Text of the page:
It’s not going to be easy, but nothing worthwhile ever is.
But a transition in belief, in what to expect and how to anticipate it succeeding, is not a new idea for Liverpool fans.
There was not—in football history terms—an awfully long time between the turgid, forgettable football of Roy Hodgson and the imperious, swashbuckling best of Brendan’s Tricky Reds.
Reds fans grew to expect the unexpected, looked forward to marvels of speed and skill and penalties being won without limit.
Then it was over, and Rodgers’ tenure ended in a predictable, painful litany of non-football, devoid of ideas of how to break teams down. Reds fans grew accustomed to that, too.
Klopp’s arrival, and particularly the last 12 months, have warranted another change in fans’ expectations: entertainment will be on show, teams will be sliced apart, goals will be scored.
It’s hard to imagine, right in the midst of long-term woes as we are, such a sea-change could also take place in the defensive half of the team.
But it must, and it will, and both players and supporters alike have to be prepared to acknowledge it.
Forget the panicked past
Holding on against Manchester City, holding on for an improbable victory against the unbeaten league leaders.
It sounds heroic, nail-biting, dramatic—but this was at 4-1 up heading into the final six or seven minutes.
There was no need for desperation, yet the feeling was there that the Reds were only a goal away from utter collapse.
And so it almost proved, of course. And it was hardly the first time.
Defending long balls, set pieces, sustained passages of play—it has been an ordeal to believe the Reds would hold on to narrow (or not-so-narrow) leads at times because of all the mistake-ridden matches which have been seen over the last half-a-dozen campaigns.
Yes, defending has been an issue for a long time at Anfield, no matter how much the various head coaches have wanted to gloss over it.
Now it’s time to forget that, for steps are being made.
For a gradual improvement to yield eventual gains, acknowledgements must be made when positives are within plain sight.
Signs against Spurs
For all Mauricio Pochettino’s post-game bluster about Spurs being far the better side against Liverpool, he’s fortunate his side left Anfield with a point.
That was the plan. The first 45 minutes was a relentless lesson for Spurs in how not to play out against a high-pressing side, and the sheer volume of recoveries in the attacking third that Bobby Firmino et al made was incredible.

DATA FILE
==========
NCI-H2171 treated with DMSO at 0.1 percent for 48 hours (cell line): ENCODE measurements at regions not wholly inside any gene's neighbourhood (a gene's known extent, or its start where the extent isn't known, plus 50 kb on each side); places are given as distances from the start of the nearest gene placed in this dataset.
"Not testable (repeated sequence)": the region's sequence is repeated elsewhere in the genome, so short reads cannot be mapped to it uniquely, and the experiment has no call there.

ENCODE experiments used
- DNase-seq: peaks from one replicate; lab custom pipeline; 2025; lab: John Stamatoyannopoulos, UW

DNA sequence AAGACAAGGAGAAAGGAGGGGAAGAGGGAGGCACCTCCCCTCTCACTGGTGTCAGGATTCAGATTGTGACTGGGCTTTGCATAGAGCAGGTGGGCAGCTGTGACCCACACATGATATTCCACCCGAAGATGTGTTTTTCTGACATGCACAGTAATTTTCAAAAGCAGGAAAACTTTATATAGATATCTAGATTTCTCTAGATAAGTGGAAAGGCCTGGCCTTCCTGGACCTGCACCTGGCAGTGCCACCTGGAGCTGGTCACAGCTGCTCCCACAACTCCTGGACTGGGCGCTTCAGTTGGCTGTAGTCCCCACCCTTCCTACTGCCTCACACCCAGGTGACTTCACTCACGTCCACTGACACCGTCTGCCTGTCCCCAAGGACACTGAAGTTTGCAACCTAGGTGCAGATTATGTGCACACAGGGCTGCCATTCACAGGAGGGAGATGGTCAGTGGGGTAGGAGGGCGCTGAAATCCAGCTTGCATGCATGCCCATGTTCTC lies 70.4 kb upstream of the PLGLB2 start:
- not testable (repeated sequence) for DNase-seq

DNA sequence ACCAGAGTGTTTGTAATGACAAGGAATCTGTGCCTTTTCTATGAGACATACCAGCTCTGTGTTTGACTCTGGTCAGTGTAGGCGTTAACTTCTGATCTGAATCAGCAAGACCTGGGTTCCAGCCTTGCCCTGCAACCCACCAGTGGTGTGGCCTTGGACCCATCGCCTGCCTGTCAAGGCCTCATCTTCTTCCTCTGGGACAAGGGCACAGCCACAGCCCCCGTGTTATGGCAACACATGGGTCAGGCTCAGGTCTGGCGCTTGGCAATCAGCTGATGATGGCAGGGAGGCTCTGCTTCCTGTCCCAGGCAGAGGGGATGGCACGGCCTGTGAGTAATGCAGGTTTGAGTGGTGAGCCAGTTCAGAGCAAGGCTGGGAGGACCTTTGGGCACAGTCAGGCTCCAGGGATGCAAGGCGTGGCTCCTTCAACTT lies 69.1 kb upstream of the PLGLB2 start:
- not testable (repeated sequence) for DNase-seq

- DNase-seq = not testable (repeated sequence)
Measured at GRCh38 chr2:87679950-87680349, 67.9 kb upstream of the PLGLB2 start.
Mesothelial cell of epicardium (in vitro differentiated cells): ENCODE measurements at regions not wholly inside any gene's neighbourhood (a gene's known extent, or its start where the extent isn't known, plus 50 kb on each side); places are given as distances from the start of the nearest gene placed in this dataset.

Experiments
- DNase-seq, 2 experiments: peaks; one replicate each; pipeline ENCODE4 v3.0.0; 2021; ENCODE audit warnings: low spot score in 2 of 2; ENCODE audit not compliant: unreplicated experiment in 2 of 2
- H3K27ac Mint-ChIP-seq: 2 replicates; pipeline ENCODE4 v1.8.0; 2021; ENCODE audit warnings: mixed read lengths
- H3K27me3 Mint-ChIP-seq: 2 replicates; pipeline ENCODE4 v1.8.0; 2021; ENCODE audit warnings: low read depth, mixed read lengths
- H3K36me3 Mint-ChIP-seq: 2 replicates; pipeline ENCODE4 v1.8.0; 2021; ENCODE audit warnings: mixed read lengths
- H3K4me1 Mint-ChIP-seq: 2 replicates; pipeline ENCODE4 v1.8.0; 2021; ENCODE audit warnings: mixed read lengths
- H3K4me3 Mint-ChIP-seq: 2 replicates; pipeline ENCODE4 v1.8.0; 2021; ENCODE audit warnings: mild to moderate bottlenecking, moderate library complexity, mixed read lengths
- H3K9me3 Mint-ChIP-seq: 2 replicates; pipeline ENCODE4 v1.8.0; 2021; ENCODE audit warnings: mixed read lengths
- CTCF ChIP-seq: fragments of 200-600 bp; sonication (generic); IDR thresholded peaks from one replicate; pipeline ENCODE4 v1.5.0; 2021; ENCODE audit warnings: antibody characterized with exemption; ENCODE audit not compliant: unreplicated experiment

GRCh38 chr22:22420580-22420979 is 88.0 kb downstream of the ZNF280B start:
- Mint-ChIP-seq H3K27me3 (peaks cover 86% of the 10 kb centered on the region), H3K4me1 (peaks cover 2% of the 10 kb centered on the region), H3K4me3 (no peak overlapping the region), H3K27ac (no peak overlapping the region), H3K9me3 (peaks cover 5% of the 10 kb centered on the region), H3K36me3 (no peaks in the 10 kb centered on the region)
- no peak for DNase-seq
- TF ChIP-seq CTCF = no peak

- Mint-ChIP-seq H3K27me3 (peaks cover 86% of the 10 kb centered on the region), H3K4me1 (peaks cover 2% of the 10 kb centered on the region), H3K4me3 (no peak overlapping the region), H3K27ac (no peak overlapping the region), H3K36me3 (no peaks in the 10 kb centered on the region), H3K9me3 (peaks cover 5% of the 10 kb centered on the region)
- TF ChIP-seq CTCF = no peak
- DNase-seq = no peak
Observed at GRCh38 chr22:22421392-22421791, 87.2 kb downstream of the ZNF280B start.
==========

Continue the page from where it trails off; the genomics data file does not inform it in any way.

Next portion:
The Reds might have been out of sight, had Mohamed Salah‘s passing been as laser-accurate as his finishing.
So, after the break, Klopp and his side backed themselves to sit in and absorb pressure.
A mistake, some cry, remembering failed attempts to hold off even the most shot-shy of teams in the past.
Except, this wasn’t. There was no onslaught as such. Loris Karius made saves, yes, but so do most goalkeepers, most games.
The woodwork wasn’t struck, there were no goalline clearances, Harry Kane was not a whisker away from netting four goals.
No, it was quite the opposite: for all their possession and territory, Spurs saw their advances repelled almost ceaselessly.
In the air and on the deck, he won everything. Dejan Lovren was similarly strong, when decision-making was taken out of his hands and he was simply asked to deal with the ball.
Only individual errors presented chances of note: Son Heung-min running through after Lovren stepped out and mis-timed a tackle, Kane running through after the same defender mis-hit an attempted clearance.
Karius saved one and conceded a penalty for the other, but there were no—count them, zero—other big in-play chances created by Spurs.
A long shot from Mousa Dembele, two penalties and an absolute rocket from range from Victor Wanyama was the sum total of other notable attempts for Spurs, and there’s not much that Karius or anyone else can do about spot-kicks or worldies.
In short, the defending worked for Liverpool.
Fortune and circumstance dictated that Spurs did enough to win a point, not a bad defensive system.
Importance of progress
Of course, nobody is suggesting the night was perfect, nor that there’s a straight line of improvement from now on to look forward to.
The fact that Spurs did get a point is down to individual errors—Lovren, Karius, Van Dijk, each to varying degrees of subjectivity—and these still have to be cut out.
But Van Dijk is still finding rhythm and sharpness after barely playing for a year. Lovren—or Joel Matip—is still creating a partnership with him. Perhaps someone else will do next year, too.
And the team, shifting off the ball as they do from a four-man midfield to a three and even a flat five against some opponents, are still on a journey of learning, finding familiarity, leading to automation.
But it is happening.
Liverpool cannot simply attack teams every game, every 90 minutes, just because it’s what they are best at.
They must be adaptable as a team, and the fans must be willing to accept that, in the stands and outside in the social media sphere, too.
Growth of a team cannot only take place in one half of the field, and while more depth might make the Reds’ attack more consistent, they simply won’t win trophies until the other half of the pitch makes significant strides too.
Against top Premier League sides and, pertinently for the next few weeks, against European sides in knock-out matches, the ability to sit in and defend for 20 minutes cannot be met by panic and a feeling of inevitability.
Demanding a team win matches is fine; not giving them the chance to do so by improving a key area of the team is not.
The next stage for Klopp to evolve his team is to rebuild a fragile mentality when out of possession, and the fans have to play their part in that too.